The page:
Section IV, Integrative Therapies and Systems for Pain management is replete with information on diet, supplements, fatty acids, herbal treatments, biofeedback, hypnosis, imagery as well as bringing in alternative systems like yoga, tai chi, manual medicine, traditional Chinese medicine, acupuncture, naturopathy, Ayurveda, and energy medicine. There is something in this section that could connect with every patient. Each chapter is well referenced.
The final Section V, Integrative Approaches to Condition Management provides approaches to common pain syndromes: headache, spinal problems, fibromyalgia, chronic pelvic pain, rheumatic disease, myofascial pain, cancer pain, abdominal pain, and IBS. There are also chapters on managing pain in children, the older adult, those in the military, palliative and end-oflife pain management, as well as dealing with addiction. Overall, this section offers robust and practical options for those dealing with these very common pain presentations in their clinical settings.
Each chapter is well referenced and also includes useful online resources on the content. Access is provided to those who purchase the book to online videos, photos, text, and tables to expand their learning along with appropriate graphs, tables, and illustrations throughout the book.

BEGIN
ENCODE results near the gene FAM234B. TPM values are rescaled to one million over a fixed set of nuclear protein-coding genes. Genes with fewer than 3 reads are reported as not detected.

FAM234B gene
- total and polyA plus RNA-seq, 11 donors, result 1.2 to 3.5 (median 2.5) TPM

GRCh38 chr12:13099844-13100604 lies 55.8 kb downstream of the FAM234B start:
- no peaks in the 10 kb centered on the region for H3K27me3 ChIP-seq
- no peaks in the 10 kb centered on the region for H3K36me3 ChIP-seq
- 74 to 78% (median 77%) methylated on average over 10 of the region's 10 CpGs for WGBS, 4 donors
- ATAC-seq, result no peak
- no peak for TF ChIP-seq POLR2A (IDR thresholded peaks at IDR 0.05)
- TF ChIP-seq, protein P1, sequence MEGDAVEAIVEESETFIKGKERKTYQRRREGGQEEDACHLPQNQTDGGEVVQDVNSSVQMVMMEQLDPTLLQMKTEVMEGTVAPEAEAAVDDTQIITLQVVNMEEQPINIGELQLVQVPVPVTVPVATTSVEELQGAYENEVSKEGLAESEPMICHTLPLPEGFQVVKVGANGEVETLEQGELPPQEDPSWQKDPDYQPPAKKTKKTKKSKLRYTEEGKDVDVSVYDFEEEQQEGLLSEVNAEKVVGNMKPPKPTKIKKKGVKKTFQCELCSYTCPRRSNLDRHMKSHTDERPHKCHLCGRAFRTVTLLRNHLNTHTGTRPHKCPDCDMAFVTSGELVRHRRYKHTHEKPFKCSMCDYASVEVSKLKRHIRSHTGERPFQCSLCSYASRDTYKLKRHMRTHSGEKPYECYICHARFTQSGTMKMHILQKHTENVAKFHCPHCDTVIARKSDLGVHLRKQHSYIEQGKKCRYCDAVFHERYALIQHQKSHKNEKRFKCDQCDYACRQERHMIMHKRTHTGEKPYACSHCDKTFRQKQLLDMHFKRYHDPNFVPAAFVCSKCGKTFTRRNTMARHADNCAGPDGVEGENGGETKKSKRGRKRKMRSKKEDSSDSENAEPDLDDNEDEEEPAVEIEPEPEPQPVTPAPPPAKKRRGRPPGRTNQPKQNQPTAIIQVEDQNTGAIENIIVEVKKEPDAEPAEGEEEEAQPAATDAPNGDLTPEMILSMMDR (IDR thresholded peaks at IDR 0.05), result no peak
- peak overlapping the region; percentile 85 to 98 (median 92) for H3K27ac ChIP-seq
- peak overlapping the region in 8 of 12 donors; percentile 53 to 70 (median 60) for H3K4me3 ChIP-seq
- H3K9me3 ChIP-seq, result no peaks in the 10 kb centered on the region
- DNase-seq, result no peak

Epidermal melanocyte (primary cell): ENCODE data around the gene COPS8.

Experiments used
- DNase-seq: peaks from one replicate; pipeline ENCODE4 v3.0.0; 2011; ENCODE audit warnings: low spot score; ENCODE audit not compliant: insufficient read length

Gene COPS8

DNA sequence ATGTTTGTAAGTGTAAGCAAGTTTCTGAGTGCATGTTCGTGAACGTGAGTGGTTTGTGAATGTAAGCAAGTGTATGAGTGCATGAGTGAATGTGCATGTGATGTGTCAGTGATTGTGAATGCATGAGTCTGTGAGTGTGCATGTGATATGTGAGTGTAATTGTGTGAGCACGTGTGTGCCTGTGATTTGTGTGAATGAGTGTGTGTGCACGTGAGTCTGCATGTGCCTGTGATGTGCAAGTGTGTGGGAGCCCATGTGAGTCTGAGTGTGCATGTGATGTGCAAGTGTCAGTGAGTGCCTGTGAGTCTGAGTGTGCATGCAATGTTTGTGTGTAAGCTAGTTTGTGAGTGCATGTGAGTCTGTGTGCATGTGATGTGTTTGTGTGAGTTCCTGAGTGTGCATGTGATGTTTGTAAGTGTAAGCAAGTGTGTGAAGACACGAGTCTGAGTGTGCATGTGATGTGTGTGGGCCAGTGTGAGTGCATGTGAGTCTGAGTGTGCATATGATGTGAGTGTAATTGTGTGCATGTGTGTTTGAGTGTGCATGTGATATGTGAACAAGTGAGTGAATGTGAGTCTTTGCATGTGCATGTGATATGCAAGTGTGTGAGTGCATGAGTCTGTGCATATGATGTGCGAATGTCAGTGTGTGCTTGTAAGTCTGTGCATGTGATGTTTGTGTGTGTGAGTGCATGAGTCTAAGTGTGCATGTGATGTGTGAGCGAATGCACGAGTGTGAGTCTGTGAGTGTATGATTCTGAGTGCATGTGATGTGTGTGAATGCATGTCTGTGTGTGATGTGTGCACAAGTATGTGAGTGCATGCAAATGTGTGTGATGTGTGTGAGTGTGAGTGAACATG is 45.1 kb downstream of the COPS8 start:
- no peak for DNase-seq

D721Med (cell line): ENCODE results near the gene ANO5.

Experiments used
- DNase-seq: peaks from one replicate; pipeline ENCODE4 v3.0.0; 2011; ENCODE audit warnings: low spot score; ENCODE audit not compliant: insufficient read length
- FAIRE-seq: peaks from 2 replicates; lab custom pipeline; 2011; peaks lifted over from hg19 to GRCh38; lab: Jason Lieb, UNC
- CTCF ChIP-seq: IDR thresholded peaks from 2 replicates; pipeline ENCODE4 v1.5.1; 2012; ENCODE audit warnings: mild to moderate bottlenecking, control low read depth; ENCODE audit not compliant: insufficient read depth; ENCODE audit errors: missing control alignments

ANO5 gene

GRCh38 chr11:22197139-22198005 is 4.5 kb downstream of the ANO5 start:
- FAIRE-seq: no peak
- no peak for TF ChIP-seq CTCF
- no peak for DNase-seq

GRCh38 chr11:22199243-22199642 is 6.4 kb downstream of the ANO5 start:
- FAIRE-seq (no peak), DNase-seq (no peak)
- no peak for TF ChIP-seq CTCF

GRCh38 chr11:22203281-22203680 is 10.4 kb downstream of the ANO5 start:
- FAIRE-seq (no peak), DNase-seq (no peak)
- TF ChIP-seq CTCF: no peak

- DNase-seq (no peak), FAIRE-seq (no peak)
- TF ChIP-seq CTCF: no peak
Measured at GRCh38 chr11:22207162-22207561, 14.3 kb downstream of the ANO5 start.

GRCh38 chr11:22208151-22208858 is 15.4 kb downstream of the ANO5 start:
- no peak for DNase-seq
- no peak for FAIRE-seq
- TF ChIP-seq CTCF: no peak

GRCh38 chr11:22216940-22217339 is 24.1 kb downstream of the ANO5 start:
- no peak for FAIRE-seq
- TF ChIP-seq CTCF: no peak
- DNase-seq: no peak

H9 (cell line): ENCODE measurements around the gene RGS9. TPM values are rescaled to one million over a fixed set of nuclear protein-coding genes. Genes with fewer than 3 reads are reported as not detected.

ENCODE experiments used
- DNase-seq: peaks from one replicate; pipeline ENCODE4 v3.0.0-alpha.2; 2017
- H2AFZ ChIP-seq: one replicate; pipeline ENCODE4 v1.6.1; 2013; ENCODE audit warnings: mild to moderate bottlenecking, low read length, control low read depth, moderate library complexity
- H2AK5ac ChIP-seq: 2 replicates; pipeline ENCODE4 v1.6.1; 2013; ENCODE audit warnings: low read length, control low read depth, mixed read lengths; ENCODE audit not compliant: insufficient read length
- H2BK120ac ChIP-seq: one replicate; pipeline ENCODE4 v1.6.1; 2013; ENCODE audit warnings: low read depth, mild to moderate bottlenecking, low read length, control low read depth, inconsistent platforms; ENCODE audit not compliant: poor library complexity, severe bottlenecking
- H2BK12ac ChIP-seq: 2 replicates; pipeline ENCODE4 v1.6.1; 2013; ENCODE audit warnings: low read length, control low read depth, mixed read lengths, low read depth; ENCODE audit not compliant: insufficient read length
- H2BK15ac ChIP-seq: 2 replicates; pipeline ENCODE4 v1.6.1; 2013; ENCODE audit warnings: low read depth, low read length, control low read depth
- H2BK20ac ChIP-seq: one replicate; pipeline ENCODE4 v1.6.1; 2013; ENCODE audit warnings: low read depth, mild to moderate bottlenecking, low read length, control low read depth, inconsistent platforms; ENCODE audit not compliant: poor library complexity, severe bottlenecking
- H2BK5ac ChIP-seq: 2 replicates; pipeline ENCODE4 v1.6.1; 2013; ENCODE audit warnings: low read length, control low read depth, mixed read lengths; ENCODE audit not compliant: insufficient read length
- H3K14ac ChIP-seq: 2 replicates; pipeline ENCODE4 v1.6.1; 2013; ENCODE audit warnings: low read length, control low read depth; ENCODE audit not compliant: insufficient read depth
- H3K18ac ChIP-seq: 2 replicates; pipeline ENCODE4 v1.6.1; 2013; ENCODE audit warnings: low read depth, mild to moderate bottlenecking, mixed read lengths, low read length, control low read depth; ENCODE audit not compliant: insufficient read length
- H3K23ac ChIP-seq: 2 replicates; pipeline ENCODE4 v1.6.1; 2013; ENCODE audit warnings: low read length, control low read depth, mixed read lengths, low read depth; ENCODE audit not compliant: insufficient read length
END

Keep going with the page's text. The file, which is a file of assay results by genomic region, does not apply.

For those who treat patients with chronic pain, this new book is a must have resource. You will find new and well-evidenced approaches to managing difficult-to-manage pain problems and to provide new options of care for your patients. It can also help you in the creation of systems of care to more effectively care for pain, reduce addiction, and treat holistically and integratively some of our patients with the deepest kinds of suffering. I strongly recommend you acquire a copy for your clinic, home, or library.
Let me close with an endorsement by Karen Welch, M.D., a Fellow in Integrative and Behavioral Medicine at UTMB—Health:
“As a fellow specializing in integrative and behavioral approaches in primary care, I have leveraged this text both to refine my patient care approach and as a framework for curriculum development. Dr. Bonakdar’s book provides practical information that is immediately applicable in patient care and transformative to clinical practice. One needs only to consider national expenditure on pain management along with the obvious downfalls of narcotic overuse to sense the enormous need for this text. This book is a body of knowledge that rethinks pain management from an area of frustration and suffering to one of hope and potential.”
Bonakdar, Robert A. and Sukiennik, Andrew W. Integrative Pain Management. Weil Integrative Medicine Library: Oxford University Press, 2016 ISBN 978-0-19-931524